“In these quarantine days, the partitions have become a residential lifeline.”
back in July 2020, Architectural Digest featured molo for the first time, and with a fresh take. While molo’s innovative product lines are in use in a variety of retail, commercial and corporate settings, its softwall partitions have become vital within the home office.
with the coronavirus lockdowns and much of the business world being thrust into the work from home movement, writer Morgan Goldberg contends that “partitions have become a residential lifeline.” Flexible space making has perhaps never been more relevant than now.
sustainably and thoughtfully engineered
we often talk about the beauty, utility and practicality of the softwall - its honeycomb structure, its portability, and how quickly it can be unfurled to reorder a room. We were pleased to see Goldberg highlight relevant features that don’t get talked about as often but are essential to the ethos of the soft collection. Specifically, its near-zero waste approach to manufacturing that includes non-toxic adhesives and fire retardant; the use of FSC certified paper that is 100% new fiber which provides strength and durability. Though the items are meant to have a long life, the paper is recyclable and biodegradable in the end.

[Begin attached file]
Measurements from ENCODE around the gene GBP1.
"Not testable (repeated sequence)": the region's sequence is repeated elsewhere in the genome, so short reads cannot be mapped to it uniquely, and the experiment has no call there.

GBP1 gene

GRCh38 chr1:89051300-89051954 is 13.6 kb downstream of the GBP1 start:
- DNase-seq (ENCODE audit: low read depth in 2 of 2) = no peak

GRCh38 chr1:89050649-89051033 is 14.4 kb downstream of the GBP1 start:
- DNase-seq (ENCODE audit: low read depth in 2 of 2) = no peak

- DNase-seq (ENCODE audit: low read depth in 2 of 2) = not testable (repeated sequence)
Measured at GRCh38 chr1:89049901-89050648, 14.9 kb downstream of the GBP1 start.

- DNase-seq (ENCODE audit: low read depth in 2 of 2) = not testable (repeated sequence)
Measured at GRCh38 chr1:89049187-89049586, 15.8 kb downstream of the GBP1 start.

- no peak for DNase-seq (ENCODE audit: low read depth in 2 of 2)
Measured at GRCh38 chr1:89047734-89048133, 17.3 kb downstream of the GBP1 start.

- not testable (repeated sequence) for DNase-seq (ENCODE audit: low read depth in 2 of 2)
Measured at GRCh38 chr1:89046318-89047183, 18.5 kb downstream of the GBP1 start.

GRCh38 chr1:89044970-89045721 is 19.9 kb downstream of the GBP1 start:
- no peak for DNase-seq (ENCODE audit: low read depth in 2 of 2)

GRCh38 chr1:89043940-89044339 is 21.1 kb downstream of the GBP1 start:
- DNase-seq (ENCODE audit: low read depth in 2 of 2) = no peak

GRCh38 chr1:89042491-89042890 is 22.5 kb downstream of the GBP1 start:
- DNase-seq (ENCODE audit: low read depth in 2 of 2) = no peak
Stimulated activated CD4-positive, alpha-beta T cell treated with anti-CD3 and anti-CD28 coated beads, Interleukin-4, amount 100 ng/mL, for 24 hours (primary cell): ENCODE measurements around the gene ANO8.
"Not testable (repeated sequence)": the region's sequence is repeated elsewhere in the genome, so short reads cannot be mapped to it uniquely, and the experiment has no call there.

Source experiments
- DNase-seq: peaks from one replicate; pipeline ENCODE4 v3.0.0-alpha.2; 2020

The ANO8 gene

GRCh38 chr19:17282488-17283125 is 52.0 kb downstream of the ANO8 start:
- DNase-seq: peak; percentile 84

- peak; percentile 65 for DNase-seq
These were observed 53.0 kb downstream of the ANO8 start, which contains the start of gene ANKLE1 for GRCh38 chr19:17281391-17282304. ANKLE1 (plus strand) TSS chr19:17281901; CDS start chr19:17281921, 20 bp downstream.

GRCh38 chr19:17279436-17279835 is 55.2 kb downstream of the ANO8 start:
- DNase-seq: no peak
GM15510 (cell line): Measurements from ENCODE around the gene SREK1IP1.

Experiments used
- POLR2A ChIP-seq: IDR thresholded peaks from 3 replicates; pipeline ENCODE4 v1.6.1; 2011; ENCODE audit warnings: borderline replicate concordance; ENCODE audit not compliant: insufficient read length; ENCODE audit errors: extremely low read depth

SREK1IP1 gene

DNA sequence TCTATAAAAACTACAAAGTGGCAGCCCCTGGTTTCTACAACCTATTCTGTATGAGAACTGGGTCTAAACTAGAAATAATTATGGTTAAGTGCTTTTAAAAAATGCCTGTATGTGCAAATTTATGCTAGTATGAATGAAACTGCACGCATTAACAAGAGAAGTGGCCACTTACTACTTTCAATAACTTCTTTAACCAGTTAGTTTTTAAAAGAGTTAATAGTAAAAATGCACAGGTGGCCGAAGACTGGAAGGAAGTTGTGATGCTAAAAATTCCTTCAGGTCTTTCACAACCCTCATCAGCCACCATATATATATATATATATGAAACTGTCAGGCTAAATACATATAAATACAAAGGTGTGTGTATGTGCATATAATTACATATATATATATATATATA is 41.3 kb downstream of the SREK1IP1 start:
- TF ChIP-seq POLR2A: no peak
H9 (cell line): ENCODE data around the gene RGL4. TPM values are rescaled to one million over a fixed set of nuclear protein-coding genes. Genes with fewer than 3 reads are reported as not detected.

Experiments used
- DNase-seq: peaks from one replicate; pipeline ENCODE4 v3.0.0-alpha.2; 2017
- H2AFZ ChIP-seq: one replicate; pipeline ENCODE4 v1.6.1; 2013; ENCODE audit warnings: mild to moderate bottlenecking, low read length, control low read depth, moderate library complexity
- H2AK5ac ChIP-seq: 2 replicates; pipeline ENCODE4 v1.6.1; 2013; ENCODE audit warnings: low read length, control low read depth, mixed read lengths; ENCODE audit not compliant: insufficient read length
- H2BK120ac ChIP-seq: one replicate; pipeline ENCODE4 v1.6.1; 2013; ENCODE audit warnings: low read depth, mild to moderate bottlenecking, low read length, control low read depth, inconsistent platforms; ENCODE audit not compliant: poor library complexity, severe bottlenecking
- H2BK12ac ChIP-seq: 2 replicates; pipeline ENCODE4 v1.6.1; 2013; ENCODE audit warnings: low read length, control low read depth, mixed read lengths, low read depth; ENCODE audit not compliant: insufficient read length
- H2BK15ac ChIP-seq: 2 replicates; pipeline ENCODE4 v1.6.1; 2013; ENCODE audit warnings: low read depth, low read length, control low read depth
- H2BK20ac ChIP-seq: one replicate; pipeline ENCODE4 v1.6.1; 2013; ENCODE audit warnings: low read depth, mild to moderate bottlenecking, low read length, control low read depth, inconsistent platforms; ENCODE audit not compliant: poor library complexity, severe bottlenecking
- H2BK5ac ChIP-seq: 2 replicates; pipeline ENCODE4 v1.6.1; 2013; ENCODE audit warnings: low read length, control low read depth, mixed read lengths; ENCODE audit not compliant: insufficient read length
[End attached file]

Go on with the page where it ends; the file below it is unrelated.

partitions + open office floor plans + work from home
in the beginning, the soft collection was designed for small living spaces in mind; however, molo’s founders adapted it’s products rapidly to serve business and became a favourite in the tech community and more. “The paper and textile softwalls are commonly used by businesses with open-floor-plan offices, most notably by tech companies in California such as Apple and Google,” writes Goldberg.
now that a large percentage of the business world being thrust into the new normal of – work from home – Goldberg suggests that molo’s partitions have provided a timely and practical function:
“with the sudden need for a work-from-home environment, newly remote professionals have been using the partitions to carve out productive areas away from visual and auditory distractions. The acoustic absorption feature is key, making the dividers great backdrops for conference calls as well.”
molo cofounder, Stephanie Forsythe adds that “Now more than ever, we’re all in a bit of uncertainty in understanding how we’re going to be working and living and navigating our spaces.”